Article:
A Tale as Old as Time

by Victoria Stoia

“Once upon a time …” The short four-worded phrase, essential in Disney’s recipe for animation film success, evokes wonder and suspends disbelief. Building an empire on full-length animation films, the Walt Disney company has been labeled as integral, family-friendly entertainment. Disney has created films that have defined generations, and in the 1990s some of their greatest films were produced. Notably, in 1991, Disney released Beauty and the Beast; acclaimed for its animation and message to children about inner beauty, the film remains a classic today. 

Regardless of its high praise, Disney’s Beauty and the Beast, like many of Disney’s films, contains multiple hidden meanings and allusions. While Beauty and the Beast is viewed and posed to children as a movie about female empowerment and inner beauty, under the surface it is a retelling of classic Catholic teachings —namely the process of justification. While elements of Catholic values and beliefs are present throughout the film, children would most likely never notice them. Nevertheless, the key components to the Catholic teaching of justification are present: original sin, grace, baptism, good works, faith and, ultimately, righteousness.

To notice the film’s allusion, a basic understanding of the Catholic teaching of justification is needed. In 1547, implemented by the members of the Council of Trent, a decree meant to explain how one could be justified in the eye of God, solidified the Catholic perspective.  This decree states that because of Adam’s original sin, humans are born sinners without the holiness to unite with God. Under God’s grace, a human can become justified, and through baptism, sin is taken away and God’s grace is further given. However, humans can reject God’s grace, only after it is first given, and choose to remain sinners. Those who accept grace, under its further influence, will grow in faith and go on to do good works. Ultimately, if humans stay with grace throughout their lives, they will become righteous, and be gifted eternal life and God’s merit (Leith 408-420). This definition of the Catholic decree concerning justification highlights six points —original sin, grace, baptism, faith, good works, and righteousness— all of which are present in Disney’s Beauty and the Beast.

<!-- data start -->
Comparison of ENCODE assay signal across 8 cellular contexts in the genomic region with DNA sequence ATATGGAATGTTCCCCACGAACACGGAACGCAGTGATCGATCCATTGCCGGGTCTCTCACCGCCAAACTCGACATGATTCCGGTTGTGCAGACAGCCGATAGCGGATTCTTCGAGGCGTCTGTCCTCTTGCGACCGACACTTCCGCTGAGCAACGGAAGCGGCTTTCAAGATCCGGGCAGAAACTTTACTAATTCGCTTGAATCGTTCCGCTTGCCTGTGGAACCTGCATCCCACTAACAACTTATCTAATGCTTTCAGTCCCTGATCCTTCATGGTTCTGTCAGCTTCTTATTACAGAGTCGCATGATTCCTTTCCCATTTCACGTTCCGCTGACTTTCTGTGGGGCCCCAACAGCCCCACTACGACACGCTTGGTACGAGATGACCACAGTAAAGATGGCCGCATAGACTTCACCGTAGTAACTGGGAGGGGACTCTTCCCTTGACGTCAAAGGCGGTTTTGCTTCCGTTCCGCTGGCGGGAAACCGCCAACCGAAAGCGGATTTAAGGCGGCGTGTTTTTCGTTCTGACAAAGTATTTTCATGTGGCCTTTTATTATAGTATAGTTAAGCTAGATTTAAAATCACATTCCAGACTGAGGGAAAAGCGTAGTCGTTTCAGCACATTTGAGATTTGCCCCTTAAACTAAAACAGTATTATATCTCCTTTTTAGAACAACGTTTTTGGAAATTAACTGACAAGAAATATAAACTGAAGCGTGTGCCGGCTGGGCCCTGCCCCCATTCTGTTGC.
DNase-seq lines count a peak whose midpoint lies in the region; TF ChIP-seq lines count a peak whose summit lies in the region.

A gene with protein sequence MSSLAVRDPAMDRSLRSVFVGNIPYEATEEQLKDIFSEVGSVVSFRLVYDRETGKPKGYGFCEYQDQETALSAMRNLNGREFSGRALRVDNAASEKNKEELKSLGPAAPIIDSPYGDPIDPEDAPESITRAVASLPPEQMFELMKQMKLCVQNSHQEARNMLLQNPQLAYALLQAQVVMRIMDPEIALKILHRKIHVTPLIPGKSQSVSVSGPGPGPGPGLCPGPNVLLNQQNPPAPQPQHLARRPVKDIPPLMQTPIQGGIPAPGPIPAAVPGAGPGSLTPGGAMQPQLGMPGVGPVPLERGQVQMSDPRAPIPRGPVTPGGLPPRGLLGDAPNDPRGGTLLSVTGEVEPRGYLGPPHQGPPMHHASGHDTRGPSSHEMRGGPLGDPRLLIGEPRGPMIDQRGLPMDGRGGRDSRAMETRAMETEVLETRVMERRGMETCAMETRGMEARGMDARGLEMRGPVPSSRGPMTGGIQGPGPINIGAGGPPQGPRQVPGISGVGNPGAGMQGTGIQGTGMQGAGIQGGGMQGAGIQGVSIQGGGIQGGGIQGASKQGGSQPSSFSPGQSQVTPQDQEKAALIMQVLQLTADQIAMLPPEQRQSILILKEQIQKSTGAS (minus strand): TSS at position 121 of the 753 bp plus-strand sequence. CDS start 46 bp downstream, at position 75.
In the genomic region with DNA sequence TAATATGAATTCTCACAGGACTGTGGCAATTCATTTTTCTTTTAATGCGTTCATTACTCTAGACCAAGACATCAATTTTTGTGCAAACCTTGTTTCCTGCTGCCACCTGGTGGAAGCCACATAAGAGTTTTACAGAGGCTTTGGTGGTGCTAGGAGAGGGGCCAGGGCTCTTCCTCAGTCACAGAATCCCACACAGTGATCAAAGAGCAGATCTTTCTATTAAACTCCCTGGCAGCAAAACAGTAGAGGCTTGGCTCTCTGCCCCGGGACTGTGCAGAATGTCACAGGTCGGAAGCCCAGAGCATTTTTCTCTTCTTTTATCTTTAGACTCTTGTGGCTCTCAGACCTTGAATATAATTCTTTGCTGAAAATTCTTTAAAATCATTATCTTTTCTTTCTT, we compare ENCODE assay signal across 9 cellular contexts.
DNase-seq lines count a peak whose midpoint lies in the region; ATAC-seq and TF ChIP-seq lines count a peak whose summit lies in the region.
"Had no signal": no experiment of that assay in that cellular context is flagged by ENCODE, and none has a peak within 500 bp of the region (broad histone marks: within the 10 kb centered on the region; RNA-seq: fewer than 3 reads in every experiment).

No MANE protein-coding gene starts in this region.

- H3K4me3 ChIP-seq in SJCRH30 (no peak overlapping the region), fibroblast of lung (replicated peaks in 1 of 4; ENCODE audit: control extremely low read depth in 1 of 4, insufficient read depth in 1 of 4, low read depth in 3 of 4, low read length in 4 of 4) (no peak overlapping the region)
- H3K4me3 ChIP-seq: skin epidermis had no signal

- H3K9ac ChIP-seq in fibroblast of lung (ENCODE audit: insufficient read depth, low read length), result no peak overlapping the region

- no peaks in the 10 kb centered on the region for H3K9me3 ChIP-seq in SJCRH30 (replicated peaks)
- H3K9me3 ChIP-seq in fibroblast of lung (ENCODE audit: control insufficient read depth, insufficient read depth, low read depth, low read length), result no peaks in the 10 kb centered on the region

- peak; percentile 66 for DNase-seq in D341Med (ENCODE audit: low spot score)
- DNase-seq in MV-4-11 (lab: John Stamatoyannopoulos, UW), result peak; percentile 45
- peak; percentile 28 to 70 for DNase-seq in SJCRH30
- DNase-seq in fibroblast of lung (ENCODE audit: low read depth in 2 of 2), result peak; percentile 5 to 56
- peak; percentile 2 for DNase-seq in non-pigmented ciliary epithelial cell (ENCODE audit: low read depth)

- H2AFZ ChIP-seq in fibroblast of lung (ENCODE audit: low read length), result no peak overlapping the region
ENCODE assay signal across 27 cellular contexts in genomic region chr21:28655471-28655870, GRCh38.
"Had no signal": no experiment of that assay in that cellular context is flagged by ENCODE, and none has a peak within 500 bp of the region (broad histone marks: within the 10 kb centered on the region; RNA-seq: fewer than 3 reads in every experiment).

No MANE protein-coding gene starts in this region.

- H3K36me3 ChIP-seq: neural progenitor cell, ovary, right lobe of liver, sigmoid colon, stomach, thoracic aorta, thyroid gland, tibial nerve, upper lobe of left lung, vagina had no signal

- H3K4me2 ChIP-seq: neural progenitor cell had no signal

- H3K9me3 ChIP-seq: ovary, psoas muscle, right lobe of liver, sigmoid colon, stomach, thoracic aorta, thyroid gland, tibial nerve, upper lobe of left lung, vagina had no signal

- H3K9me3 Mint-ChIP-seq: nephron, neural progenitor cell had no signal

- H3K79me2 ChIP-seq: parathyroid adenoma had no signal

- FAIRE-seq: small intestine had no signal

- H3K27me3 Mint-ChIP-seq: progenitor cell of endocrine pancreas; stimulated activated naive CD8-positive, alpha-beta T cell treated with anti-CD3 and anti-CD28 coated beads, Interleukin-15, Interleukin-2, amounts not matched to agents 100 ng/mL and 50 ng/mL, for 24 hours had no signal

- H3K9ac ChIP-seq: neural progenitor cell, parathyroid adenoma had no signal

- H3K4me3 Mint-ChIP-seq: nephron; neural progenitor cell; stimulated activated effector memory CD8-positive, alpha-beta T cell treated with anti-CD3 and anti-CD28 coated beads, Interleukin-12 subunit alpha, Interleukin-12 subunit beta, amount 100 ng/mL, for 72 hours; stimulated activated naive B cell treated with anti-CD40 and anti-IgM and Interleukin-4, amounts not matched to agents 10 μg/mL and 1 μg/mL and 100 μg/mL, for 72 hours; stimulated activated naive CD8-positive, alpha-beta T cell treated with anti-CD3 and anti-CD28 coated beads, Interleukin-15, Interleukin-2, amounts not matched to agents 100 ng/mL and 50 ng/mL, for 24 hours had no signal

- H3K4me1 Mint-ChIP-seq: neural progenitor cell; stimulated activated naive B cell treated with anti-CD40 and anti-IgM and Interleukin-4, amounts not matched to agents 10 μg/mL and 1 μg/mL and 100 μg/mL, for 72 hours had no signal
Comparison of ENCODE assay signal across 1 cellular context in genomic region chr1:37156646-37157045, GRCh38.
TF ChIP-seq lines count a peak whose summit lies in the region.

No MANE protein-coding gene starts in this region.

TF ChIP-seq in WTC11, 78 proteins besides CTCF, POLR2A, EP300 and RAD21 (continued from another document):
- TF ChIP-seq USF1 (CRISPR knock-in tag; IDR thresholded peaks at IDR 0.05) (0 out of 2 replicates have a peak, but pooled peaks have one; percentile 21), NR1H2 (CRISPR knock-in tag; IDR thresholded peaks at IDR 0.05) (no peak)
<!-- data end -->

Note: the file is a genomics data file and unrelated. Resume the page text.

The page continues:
In the opening sequence, the audience is shown Beast’s backstory. Beast —at the time a handsome, young, human prince— is shown refusing to shelter an old woman in his castle during a storm. Because of his refusal, the young prince transforms into a monstrous beast, his servants become enchanted objects, and his beautiful castle turns bleak. The brief backstory of Beast —a prince living in paradise and refusing to be empathetic and hospitable causing him to be cursed— alludes to Genesis’ story of original sin. 

The biblical story of Genesis tells of Adam’s disobedience and exile from the paradisiacal Garden of Eden (About Catholics). With this reference in mind, the film begins with a panoramic view through a lush green countryside, taking the audience into a beautiful castle. Instantly, the audience is placed in a not-so-subtle allusion of the Garden of Eden where the original sin takes place. Reinforcing this allusion is the Beast’s real name, which is Adam. While Beast’s name is not confirmed directly in the film, Disney, in their merchandise, refers to the Beast in his human form as “Prince Adam” (ToysRUs).

Lastly, to complete the original sin allusion, Adam must sin to cause his fall. In Genesis, Adam disobeys God’s rule by eating from the tree of knowledge. Adam, choosing to eat an apple from the forbidden tree, causes his banishment from Eden (About Catholics). In Beauty and the Beast, Disney reimagines Adam’s fateful sin by having Beast unmannerly send away the old woman. Disney’s sin of behaving inhospitably secures Adam’s fall from Paradise, causing him to become a hideous beast who symbolizes the sinner. By establishing an allusion to the original sin at the beginning of Beauty and the Beast, Disney sets up the rest of the film, animating the process of redemption by which a sinner becomes righteous.